Gasoline Rises to Seven-Week High
U.S. stockpiles declined unexpectedly
WASHINGTON -- Gasoline rose to a seven-week high after U.S. stockpiles of the motor fuel declined unexpectedly last week, reported Bloomberg.
Futures climbed 1.4% as gasoline supplies fell 1.82 million barrels to 205.9 million in the seven days ended July 13, the first drop in five weeks, U.S. Department of Energy data showed. The median estimate of 10 analysts surveyed by Bloomberg called for a 1.2 million-barrel increase.
"It was a pretty big decline and it was unexpected," Andy Lipow, president of Lipow Oil Associates LLC, Houston, told the news agency.
August-delivery gasoline gained 3.84 cents to $2.8834 a gallon on the New York Mercantile Exchange, the highest settlement since May 29.
The largest portion of the inventory decline occurred in PADD 1, which includes New York Harbor, the delivery point for the Nymex contract. PADD 1 gasoline stockpiles fell 1.2 million barrels to an eight-month low of 52.2 million, 6.2% below a year earlier.
"People are worried about the drop in PADD 1, and lower inventories there can make futures prices rise," Hamza Khan, an analyst at the Schork Group Inc., a Villanova, Pa., consulting company, told Bloomberg.
East Coast supplies of reformulated gasoline (RBOB), rose 643,000 barrels to 15.3 million. Inventories of the fuel are 9.2% below a year earlier, wider than the 8.8% difference the prior week.
Gasoline demand slipped to 8.63 million barrels a day, the lowest level since April 20. Consumption over the past four weeks was 3.3% below a year earlier.
"People are ignoring the demand figure and looking at the supply constriction," Sander Cohan, a global transportation fuels analyst and principal with Energy Security Analysis Inc., Wakefield, Mass., told the news agency.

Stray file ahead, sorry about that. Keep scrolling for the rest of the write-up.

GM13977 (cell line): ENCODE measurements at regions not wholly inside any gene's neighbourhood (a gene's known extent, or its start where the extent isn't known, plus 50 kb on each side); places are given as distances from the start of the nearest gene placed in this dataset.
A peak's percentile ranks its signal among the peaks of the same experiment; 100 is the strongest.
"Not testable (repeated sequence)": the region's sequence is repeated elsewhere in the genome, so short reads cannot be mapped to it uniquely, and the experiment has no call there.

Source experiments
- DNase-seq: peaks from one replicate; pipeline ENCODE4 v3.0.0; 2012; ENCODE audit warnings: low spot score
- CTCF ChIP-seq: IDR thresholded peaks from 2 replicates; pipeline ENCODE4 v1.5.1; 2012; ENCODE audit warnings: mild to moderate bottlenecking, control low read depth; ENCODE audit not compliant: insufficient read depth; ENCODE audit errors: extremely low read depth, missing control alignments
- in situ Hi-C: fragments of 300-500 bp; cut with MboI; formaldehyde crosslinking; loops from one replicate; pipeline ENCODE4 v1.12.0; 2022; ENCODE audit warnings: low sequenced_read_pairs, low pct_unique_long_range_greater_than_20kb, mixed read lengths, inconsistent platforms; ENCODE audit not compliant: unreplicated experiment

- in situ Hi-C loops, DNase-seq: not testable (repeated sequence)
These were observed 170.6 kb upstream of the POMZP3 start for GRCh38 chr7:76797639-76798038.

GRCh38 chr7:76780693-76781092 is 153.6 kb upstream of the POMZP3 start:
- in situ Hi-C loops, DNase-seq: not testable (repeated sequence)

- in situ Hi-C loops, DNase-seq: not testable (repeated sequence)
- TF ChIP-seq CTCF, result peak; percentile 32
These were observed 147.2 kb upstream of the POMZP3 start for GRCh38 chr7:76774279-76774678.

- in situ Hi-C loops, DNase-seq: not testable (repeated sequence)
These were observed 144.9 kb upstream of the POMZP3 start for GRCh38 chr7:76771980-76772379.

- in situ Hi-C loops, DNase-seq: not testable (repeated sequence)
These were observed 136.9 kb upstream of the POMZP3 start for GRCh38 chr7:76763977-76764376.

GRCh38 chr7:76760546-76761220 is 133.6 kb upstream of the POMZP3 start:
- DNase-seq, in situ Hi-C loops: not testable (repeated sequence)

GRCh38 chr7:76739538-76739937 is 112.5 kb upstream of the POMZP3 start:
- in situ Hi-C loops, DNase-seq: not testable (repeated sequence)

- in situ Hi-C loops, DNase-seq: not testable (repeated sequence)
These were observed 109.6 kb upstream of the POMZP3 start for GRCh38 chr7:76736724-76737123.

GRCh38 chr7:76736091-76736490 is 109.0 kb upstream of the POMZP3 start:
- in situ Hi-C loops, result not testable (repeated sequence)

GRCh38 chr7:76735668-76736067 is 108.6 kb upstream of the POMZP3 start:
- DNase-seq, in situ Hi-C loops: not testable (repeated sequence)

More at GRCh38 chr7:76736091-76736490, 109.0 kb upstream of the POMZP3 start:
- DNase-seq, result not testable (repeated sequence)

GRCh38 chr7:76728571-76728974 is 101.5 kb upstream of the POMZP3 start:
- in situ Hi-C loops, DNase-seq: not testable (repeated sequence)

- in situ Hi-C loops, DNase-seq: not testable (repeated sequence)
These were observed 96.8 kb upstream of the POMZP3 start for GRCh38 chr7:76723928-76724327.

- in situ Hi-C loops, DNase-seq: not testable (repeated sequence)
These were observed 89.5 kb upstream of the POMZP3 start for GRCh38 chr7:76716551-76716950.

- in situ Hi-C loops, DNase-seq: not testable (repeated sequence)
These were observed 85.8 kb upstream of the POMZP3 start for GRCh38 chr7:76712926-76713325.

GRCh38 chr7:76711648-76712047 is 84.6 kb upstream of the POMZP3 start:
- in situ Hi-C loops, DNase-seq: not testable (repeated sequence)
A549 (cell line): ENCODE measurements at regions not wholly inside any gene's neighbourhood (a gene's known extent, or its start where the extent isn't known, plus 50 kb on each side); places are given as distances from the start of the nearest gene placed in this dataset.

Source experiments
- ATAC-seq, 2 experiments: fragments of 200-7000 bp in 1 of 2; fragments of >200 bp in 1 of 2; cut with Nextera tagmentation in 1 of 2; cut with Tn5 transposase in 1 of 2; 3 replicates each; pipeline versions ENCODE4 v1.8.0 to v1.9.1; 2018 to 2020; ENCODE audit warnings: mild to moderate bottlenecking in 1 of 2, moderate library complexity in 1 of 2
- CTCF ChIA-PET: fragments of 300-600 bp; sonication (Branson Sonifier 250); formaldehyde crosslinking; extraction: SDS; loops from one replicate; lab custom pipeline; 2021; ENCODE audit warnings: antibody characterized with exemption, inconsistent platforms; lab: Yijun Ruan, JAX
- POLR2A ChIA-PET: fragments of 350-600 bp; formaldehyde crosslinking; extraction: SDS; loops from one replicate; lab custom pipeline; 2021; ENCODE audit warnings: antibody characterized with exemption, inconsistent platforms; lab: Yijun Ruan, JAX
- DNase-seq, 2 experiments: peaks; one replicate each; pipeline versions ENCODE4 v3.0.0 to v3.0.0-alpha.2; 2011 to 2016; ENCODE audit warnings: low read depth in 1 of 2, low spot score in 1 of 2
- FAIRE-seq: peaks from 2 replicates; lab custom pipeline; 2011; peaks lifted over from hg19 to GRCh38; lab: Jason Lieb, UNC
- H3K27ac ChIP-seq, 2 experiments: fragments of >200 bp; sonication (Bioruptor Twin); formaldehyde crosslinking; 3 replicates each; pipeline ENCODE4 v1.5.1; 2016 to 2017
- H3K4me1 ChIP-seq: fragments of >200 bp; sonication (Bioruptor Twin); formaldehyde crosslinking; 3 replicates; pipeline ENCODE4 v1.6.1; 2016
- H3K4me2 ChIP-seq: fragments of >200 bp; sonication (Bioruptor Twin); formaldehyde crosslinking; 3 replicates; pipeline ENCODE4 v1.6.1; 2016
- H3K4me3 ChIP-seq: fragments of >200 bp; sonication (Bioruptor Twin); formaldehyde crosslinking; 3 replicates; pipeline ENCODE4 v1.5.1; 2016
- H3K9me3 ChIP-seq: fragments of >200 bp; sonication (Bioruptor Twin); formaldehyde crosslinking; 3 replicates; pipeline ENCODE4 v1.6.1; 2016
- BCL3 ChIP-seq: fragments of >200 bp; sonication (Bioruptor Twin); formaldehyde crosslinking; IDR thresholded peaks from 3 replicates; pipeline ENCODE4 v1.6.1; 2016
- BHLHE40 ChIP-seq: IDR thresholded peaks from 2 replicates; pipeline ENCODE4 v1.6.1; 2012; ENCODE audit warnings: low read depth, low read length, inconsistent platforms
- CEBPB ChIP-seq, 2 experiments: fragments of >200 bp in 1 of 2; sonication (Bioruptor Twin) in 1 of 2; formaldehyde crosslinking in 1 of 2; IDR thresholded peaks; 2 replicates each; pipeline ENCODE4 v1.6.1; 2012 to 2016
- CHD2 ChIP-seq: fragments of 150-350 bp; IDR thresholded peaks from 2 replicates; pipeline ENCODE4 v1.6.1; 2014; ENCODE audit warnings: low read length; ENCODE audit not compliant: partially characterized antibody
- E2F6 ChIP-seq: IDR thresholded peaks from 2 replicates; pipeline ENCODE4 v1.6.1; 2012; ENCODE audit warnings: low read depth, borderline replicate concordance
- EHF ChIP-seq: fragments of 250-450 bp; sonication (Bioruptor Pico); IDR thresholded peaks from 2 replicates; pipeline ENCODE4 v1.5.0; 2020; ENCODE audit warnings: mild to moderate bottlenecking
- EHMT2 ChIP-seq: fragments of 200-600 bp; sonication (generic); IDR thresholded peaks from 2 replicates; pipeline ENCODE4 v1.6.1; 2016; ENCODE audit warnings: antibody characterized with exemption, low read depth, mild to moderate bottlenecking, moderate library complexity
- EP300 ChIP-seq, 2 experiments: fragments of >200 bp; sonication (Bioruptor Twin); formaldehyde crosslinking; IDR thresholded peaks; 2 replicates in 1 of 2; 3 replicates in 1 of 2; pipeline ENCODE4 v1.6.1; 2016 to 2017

Futures rose before the inventory report as equities strengthened and housing starts increased 6.9% in June to the highest level in almost four years, Commerce Department data showed.
"We did get a bigger draw than people were expecting, equities were higher and housing starts were better than expected," Gene McGillian, an analyst and broker at Tradition Energy, Stamford, Conn., told Bloomberg.
Heating oil and diesel supplies rose 2.62 million barrels to 123.5 million in the week ended July 13. Analysts in the survey forecast a 1.3 million-barrel gain. Inventories are 17% below a year earlier, according to department data.
Distillate demand increased 3.8% to 3.37 million barrels a day. Consumption over the past four weeks was 1.9% higher than a year earlier.
Heating oil for August delivery advanced 3.54 cents, or 1.3%, to $2.8776 a gallon, a nine-week high.
Regular gasoline at the pump, averaged nationwide, increased two cents to $3.426 a gallon, according to AAA. Prices have risen every day but two since July 1, gaining 10 cents. Gasoline reached a year-to-date high of $3.936 on April 4.